Business as usual does not work. We are in a time when we have to rethink a lot of basic ground rules and assumptions of our civilisations - Justin Trudeau
If there is one fact that every leader heading a rapidly growing startup will tell you, it is that there is nothing usual in business. As Gautam Buddha said, 'we are reborn each day', with our own unique challenges, achievements and moments in waiting. Sometimes, there are rewards, and on other occasions, challenges that threaten to disrupt everything you have gained. This is why embarking on a start-up journey is not for the faint of the heart. However, for those who do, it is an incredible exciting and fulfilling experience.
As 2020 unfolded, things turned from challenging to daunting with the world having to battle a 100-year pandemic cycle in addition to all the existing challenges. There was nobody who predicted Covid-19 and none who had braced for its impact beforehand. The year was not about minor modifications or changes in businesses or organisations. While some companies got tailwinds, others had to shut shop. The pandemic has reiterated how as entrepreneurs we must be alert to black swan events and be ready.
For instance, when I started Customer Asset in 2000, it ran well for some time. However, after one year, 9/11 occurred. All outsourcing came to a standstill and business was hampered as the country went into a shell. However, that was just one country, and I could still look at other areas to compensate for that loss. But Covid-19 has made the entire world go into a standstill mode and this is a huge learning.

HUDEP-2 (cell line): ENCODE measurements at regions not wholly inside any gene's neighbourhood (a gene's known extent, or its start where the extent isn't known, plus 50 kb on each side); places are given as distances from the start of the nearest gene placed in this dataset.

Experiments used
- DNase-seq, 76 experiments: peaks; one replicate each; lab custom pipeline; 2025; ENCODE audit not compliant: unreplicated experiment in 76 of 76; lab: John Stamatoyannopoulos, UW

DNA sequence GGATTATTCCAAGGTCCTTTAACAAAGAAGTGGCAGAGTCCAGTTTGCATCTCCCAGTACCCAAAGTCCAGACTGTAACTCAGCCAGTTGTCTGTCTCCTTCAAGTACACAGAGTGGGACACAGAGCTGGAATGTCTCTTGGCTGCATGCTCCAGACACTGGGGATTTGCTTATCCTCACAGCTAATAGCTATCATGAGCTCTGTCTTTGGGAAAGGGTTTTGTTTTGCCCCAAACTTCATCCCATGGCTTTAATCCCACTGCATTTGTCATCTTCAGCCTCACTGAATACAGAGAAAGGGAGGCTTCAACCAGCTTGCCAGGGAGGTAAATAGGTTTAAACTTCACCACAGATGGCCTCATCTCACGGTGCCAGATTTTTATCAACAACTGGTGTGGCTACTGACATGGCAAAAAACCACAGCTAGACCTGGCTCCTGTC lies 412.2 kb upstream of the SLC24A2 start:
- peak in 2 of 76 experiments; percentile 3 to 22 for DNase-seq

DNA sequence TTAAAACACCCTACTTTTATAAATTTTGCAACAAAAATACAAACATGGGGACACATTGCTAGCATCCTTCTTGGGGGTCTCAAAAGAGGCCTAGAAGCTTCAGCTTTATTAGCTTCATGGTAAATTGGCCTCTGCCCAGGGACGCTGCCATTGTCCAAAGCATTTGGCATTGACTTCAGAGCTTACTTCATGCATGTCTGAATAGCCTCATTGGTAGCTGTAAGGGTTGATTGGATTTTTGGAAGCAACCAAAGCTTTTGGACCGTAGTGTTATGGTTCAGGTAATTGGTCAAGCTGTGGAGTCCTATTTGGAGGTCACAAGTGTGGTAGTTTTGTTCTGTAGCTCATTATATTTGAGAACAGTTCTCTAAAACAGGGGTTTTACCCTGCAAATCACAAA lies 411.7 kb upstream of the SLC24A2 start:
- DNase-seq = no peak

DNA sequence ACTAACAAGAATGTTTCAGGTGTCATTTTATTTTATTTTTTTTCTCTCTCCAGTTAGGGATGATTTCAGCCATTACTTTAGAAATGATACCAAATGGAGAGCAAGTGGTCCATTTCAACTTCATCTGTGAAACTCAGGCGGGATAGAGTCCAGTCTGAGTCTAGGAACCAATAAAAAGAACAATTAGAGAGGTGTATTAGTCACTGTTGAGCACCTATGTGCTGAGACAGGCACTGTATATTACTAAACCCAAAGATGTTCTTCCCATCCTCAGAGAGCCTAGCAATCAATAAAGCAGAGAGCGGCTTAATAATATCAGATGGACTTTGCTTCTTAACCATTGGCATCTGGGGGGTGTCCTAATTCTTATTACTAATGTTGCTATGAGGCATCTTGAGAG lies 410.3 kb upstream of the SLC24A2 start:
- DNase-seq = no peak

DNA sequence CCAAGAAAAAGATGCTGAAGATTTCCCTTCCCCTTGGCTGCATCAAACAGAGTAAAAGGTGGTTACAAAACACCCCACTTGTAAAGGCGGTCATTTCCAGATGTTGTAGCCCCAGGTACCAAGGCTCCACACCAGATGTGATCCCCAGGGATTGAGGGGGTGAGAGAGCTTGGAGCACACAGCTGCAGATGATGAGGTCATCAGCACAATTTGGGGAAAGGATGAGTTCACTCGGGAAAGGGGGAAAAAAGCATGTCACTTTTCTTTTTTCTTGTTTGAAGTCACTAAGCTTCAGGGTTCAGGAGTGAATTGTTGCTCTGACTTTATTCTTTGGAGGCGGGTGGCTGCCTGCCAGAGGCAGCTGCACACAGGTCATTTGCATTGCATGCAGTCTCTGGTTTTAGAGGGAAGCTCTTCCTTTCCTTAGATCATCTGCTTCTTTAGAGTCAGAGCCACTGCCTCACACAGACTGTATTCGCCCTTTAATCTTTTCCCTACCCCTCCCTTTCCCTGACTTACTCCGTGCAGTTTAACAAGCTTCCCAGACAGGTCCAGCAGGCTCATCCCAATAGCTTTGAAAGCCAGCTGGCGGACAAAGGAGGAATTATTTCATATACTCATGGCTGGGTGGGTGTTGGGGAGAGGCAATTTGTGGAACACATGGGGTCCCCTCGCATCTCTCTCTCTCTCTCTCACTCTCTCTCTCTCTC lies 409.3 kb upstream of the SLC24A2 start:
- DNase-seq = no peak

During Covid-19, the healthcare industry perhaps absorbed the maximum impact since conventional ways of healthcare operations and delivery had to be abandoned in a hurry. There was a need to rethink diagnosis, assistance and treatment.
Unlike other sectors, healthcare is people centric. We could not suddenly stop providing services. The responsibilities and concerns of healthcare providers are not limited to patients and their families but also extend to frontline healthcare workers. There was a need to ensure their safety even as organisations such as ours went about restructuring service delivery models and processes overnight. For Portea Medical, the fact that we already operated in the out-of-hospital healthcare services domain helped. There was a need to swiftly redirect processes and personnel to form associations with various stakeholders.
At Portea, our business was driven by a heavily hands-on approach. Consequently, I, along with the entire leadership team travelled regularly to the 22 cities that we operate in. By going out into the field, I was able to not only understand the peculiar challenges and operational conditions in each of the 22 cities, but also motivate the teams. However, this crisis meant that we needed to manage the entire operation centrally, remotely, without reducing the care being provided to our customers. And while non-clinical teams had to work from home, frontline healthcare workers and clinicians had to continue visiting patients at their homes, while taking the most appropriate precautions. It was a learning experience for our senior team members on how to manage the team and motivate them to continue providing healthcare without being with them on the field.